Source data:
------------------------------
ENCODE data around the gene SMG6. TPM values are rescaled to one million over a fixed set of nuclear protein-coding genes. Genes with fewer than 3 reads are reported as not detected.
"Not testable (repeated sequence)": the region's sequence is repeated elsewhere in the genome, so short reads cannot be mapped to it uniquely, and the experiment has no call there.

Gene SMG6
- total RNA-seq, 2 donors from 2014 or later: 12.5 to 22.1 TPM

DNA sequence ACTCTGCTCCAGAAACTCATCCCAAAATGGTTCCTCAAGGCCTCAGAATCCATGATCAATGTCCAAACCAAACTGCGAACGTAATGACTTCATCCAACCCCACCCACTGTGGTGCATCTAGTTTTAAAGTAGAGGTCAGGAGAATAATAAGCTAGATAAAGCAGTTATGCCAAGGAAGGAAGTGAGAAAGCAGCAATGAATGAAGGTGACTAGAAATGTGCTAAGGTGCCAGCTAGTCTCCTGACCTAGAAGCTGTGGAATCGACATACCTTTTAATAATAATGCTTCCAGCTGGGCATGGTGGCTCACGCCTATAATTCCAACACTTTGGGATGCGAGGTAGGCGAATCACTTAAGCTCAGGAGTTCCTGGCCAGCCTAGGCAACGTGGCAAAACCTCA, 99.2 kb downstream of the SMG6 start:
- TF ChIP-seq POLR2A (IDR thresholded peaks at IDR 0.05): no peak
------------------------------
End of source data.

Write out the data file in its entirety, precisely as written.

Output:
ENCODE data around the gene SMG6. TPM values are rescaled to one million over a fixed set of nuclear protein-coding genes. Genes with fewer than 3 reads are reported as not detected.
"Not testable (repeated sequence)": the region's sequence is repeated elsewhere in the genome, so short reads cannot be mapped to it uniquely, and the experiment has no call there.

Gene SMG6
- total RNA-seq, 2 donors from 2014 or later: 12.5 to 22.1 TPM

DNA sequence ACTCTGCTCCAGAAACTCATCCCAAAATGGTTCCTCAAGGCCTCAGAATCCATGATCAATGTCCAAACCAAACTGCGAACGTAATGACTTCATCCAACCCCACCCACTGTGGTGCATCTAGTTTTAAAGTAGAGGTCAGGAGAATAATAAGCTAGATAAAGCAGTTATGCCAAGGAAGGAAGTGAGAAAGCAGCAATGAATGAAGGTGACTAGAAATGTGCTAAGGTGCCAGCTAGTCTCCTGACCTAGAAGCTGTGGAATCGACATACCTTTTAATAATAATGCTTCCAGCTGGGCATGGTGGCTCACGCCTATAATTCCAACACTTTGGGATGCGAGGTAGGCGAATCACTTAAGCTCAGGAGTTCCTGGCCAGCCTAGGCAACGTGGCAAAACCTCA, 99.2 kb downstream of the SMG6 start:
- TF ChIP-seq POLR2A (IDR thresholded peaks at IDR 0.05): no peak